Our president is no fan of individual achievement. “If you’ve got a business — you didn’t build that. Somebody else made that happen.” Those recent remarks of Barack Obama’s are quite telling.
Even the success of entrepreneurs is not really theirs to take pride in. The government workers who paved the roads on which they drive to their businesses are, according to the president, the true creators of that enterprise. Of course, the other infrastructure workers, from those working for the electric company to mail carriers, also built these businesses.
In some important ways, of course, we are all dependent on one other. To take it to the extreme, each time you cross the street you’re putting your life in the hands of the driver whose car you are passing.
You rely on that driver to not mow you down, and in some sense you owe your life to each driver you pass. But, of course, that misses the point — as did the president’s explanation that others in our society may even “be smarter” and “work harder” than many small business owners. Though it may be true, it is misleading and reveals a lack of awareness of what entrepreneurship is about.
The essence of entrepreneurship is not how hard someone works, or even how smart a person is. Its essence is initiative, risk-taking, and the uncommon creativity needed to launch a venture that will add value to a market. Think Google or Thomas Edison.
The contribution of the American entrepreneur is in sizing up a marketplace and predicting what will be in demand, or in devising a better way of getting from point A to B, while usually employing people in the process.
Think how hard it must be to be right about such predictions. Consider how difficult it must be to put one’s savings and time at risk, with little guarantee the idea will bear fruit. Think how big the potential payoff needs to be in order to justify taking the risk.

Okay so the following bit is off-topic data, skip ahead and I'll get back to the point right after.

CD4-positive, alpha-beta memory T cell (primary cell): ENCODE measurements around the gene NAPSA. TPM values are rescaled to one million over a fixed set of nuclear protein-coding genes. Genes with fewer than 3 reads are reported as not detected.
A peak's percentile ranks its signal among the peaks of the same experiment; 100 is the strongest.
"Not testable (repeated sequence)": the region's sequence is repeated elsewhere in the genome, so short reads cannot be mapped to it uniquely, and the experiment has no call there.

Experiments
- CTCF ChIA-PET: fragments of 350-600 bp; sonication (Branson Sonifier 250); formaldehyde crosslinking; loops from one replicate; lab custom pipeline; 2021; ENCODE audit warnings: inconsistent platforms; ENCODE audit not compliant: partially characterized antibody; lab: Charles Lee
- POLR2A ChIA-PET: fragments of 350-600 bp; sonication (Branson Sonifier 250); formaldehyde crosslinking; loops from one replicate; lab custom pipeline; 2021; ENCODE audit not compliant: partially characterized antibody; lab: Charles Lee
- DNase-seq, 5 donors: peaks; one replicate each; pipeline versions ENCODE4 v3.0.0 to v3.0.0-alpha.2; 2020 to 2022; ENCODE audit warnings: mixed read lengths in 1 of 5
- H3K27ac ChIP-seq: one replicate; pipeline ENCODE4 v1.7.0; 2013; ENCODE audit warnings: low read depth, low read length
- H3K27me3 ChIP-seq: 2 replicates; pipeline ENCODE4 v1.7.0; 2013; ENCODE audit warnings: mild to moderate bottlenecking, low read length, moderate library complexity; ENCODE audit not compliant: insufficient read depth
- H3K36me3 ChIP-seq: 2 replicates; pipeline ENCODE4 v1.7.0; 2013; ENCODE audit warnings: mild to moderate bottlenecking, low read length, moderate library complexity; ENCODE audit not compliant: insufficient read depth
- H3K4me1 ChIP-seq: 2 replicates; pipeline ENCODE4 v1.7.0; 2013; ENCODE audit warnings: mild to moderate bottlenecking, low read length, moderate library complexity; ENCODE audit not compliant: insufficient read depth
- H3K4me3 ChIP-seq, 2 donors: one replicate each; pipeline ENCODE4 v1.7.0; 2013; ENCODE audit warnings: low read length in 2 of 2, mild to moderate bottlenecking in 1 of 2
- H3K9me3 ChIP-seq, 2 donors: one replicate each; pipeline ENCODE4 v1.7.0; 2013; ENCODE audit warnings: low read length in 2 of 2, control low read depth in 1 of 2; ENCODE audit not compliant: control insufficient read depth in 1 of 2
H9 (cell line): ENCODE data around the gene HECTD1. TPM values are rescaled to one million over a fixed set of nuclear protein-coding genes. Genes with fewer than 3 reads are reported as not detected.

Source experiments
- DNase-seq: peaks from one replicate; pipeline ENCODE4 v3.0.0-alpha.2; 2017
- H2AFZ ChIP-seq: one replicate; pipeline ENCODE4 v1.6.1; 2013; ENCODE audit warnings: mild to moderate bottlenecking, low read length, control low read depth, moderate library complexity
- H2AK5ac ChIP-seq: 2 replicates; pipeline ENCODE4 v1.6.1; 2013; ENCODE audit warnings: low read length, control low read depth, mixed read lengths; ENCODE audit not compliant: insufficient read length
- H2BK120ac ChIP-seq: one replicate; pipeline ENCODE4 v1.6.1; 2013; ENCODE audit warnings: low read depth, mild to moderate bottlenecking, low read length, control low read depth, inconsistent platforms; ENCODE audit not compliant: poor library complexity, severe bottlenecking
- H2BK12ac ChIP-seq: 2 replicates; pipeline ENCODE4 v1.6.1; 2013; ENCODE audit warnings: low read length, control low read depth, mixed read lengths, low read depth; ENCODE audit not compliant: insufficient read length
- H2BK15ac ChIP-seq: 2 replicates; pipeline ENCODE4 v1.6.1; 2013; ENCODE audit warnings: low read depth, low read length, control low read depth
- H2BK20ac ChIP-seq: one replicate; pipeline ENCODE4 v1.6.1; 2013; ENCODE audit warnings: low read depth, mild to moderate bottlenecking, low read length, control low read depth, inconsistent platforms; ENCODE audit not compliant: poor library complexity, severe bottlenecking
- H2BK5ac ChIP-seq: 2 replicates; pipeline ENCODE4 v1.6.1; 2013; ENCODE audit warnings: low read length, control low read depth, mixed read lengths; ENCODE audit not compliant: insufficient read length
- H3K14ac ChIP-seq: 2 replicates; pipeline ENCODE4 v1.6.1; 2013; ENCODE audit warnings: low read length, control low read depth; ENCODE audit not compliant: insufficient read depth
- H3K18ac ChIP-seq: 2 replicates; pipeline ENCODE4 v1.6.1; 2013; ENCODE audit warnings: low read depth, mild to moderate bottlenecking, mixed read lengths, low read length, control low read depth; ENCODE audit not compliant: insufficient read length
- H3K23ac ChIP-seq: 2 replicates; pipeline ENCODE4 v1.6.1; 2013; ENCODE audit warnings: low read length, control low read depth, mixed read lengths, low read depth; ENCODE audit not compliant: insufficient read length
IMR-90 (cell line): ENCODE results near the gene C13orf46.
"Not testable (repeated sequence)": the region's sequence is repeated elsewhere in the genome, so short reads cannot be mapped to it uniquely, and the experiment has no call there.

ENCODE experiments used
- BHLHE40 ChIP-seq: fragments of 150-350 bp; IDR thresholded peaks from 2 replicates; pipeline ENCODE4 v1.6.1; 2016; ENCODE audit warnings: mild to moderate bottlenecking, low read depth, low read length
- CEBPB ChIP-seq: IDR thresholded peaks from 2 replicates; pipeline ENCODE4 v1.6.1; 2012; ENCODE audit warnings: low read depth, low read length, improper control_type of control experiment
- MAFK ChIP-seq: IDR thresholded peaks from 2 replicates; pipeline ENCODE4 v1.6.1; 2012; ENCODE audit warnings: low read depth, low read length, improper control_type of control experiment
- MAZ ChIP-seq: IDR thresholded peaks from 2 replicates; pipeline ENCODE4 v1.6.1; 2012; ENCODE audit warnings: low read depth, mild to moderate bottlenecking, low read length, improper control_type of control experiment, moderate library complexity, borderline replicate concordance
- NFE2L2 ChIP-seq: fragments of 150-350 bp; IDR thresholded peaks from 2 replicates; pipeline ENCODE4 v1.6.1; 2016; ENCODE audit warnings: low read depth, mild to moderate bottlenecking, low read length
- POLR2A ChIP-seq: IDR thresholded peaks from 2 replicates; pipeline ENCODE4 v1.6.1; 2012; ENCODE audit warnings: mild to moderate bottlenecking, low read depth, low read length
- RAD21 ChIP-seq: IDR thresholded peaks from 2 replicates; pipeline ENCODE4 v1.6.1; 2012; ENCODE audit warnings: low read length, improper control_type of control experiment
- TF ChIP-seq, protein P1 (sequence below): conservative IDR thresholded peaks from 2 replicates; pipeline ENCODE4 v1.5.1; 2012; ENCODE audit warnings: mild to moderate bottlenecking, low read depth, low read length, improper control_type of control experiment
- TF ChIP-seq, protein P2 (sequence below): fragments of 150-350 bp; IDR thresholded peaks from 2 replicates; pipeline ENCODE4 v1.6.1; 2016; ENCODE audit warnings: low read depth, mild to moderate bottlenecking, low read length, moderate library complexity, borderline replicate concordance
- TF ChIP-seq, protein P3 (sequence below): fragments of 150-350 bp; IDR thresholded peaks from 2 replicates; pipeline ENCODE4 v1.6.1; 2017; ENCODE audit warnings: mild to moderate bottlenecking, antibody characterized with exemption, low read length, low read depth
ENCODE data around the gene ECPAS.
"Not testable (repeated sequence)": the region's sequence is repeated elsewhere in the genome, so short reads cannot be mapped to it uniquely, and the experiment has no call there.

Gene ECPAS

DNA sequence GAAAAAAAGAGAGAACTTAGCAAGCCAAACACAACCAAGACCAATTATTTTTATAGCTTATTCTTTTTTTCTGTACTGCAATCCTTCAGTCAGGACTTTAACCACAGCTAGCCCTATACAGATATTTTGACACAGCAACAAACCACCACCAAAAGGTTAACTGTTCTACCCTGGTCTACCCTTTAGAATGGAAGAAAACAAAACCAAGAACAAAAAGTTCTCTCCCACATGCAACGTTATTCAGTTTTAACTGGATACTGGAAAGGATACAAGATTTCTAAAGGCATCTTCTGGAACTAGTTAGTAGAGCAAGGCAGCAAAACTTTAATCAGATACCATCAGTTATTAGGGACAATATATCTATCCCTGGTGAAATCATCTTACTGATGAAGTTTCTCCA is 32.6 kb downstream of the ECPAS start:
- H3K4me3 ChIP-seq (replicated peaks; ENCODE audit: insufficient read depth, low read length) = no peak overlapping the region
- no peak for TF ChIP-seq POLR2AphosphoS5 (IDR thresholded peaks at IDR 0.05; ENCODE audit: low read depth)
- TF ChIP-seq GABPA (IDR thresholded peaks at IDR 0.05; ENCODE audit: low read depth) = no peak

Now, imagine that if you wound up beating all the odds and succeeding, the government will take half of your profits and regulate you to no end. Would you bother making the sacrifice of your time and energy? Likely not. That’s why our economy is in such a rut. It doesn’t take a rocket scientist to understand this. Anyone with some insight into private enterprise can appreciate it.
The president seems truly to believe that government is the cornerstone of our economy. By demeaning entrepreneurs and stacking the deck against them, the president is undermining our nation’s most precious economic resource. Success is measured in the market by lawfully achieved results.
It is not measured by the amount of sweat dripping off anyone’s brow or how much government funding a person can raise. Insight into the marketplace, and the willingness to take a risk, are at the heart of the American economic system.
The American spirit has always stressed freedom of the individual to develop to the best of one’s ability, encouraging great achievements unimpeded by an overbearing government. President Obama is gently but consistently steering us in a collectivist direction, along the lines of the European model.
It’s not too late for the American spirit.
Jeff Katz is an attorney who comments frequently on national policy.
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